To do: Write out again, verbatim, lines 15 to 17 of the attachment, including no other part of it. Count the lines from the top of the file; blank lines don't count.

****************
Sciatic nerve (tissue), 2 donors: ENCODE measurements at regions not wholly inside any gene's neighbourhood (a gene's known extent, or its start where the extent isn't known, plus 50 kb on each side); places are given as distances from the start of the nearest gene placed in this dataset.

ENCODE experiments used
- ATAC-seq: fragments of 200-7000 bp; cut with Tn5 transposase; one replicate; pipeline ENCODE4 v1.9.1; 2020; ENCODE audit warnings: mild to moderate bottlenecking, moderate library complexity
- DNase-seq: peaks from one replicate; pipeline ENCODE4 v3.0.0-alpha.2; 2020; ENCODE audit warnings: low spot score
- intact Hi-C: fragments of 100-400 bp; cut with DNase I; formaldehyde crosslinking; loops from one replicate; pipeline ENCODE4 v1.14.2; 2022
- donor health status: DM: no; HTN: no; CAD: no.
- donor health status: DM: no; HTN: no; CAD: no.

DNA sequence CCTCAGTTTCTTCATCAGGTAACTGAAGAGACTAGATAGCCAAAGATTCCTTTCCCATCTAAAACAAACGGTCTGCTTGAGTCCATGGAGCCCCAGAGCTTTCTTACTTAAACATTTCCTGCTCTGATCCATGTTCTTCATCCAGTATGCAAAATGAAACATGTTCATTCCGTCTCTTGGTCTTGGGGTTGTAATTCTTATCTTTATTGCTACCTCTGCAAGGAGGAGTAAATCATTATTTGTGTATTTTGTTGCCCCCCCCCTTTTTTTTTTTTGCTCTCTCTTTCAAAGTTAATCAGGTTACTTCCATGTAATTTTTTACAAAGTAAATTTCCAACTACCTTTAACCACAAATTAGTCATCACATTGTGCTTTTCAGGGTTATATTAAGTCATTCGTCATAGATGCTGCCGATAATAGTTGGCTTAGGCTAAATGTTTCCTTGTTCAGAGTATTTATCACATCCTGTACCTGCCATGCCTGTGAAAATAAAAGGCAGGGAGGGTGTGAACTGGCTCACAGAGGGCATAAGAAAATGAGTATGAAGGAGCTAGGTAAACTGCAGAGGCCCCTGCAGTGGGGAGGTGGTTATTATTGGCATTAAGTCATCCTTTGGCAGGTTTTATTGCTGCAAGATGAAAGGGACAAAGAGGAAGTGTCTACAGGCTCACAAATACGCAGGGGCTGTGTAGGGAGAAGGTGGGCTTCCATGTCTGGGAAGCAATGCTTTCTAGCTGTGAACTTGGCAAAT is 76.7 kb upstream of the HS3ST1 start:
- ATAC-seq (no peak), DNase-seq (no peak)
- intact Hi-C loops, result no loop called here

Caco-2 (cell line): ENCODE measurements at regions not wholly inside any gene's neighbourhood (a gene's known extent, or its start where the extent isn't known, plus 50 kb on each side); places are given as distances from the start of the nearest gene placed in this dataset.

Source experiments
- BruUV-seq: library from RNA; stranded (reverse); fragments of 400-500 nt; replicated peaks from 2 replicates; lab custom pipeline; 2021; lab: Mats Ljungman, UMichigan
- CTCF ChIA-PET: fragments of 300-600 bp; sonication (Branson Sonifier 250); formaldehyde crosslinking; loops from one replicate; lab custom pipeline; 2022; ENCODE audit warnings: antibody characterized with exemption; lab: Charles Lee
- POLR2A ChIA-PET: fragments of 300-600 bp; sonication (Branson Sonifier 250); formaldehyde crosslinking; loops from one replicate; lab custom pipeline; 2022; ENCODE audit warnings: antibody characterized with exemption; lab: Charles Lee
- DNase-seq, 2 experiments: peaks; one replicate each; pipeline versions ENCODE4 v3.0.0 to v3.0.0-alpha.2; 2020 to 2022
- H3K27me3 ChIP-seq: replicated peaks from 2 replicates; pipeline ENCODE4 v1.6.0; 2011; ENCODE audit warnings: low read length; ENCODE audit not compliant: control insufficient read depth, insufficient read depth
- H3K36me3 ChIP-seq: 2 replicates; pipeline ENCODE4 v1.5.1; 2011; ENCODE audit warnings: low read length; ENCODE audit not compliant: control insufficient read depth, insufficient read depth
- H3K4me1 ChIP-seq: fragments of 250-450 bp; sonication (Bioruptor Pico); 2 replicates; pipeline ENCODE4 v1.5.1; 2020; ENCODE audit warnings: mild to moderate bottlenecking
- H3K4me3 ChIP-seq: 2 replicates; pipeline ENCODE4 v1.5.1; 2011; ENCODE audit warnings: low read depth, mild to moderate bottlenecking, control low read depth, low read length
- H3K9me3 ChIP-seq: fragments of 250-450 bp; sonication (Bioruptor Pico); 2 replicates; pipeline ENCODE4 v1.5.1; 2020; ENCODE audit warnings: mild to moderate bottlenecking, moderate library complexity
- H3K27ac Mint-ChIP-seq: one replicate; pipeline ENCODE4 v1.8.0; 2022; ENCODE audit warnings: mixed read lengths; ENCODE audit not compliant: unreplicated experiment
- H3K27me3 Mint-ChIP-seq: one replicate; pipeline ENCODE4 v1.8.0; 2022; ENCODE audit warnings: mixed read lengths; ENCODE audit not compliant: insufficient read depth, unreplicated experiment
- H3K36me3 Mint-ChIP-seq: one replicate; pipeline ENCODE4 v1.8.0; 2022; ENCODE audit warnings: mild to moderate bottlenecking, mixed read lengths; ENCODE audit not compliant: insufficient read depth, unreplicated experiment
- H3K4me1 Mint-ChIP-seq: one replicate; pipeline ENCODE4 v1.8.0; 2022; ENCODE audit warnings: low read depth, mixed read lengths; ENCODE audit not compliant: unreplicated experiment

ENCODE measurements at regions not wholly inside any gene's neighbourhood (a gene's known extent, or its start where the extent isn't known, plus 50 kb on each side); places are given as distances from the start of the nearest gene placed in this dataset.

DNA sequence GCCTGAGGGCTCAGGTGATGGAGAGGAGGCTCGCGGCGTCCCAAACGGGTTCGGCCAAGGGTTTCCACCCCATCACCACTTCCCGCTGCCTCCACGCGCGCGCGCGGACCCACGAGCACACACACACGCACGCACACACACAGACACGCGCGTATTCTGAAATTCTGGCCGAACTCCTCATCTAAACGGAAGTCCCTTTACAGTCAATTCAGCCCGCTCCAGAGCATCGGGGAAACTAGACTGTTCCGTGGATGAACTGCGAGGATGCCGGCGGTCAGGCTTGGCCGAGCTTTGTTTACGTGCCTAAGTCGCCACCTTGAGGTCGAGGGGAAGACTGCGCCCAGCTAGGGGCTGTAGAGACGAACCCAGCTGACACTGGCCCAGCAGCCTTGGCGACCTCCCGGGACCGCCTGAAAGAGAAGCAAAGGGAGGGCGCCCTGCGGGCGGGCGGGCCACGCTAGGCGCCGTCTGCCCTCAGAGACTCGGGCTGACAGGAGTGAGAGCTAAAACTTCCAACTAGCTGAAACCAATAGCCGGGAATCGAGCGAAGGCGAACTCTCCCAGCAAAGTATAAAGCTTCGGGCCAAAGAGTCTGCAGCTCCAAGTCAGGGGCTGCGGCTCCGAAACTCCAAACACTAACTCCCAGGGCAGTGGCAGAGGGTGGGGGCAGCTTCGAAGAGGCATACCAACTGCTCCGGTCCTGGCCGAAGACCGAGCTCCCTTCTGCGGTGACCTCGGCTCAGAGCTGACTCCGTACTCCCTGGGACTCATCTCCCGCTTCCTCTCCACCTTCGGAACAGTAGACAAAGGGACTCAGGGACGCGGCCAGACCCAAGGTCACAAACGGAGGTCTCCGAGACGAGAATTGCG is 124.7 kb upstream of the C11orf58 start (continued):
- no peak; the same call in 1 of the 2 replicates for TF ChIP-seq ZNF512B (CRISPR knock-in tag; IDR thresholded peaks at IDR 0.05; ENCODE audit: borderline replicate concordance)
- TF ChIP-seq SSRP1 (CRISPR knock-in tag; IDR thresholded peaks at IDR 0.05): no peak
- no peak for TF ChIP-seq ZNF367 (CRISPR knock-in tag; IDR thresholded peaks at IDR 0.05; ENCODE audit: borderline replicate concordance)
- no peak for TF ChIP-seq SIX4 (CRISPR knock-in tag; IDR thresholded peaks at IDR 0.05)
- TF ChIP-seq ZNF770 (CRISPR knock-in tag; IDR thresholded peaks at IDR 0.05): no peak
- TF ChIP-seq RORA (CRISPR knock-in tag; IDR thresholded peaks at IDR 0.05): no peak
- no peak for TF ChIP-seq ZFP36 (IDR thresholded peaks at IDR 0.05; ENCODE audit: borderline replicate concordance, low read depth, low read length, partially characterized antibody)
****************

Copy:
- POLR2A ChIA-PET: fragments of 300-600 bp; sonication (Branson Sonifier 250); formaldehyde crosslinking; loops from one replicate; lab custom pipeline; 2022; ENCODE audit warnings: antibody characterized with exemption; lab: Charles Lee
- DNase-seq, 2 experiments: peaks; one replicate each; pipeline versions ENCODE4 v3.0.0 to v3.0.0-alpha.2; 2020 to 2022
- H3K27me3 ChIP-seq: replicated peaks from 2 replicates; pipeline ENCODE4 v1.6.0; 2011; ENCODE audit warnings: low read length; ENCODE audit not compliant: control insufficient read depth, insufficient read depth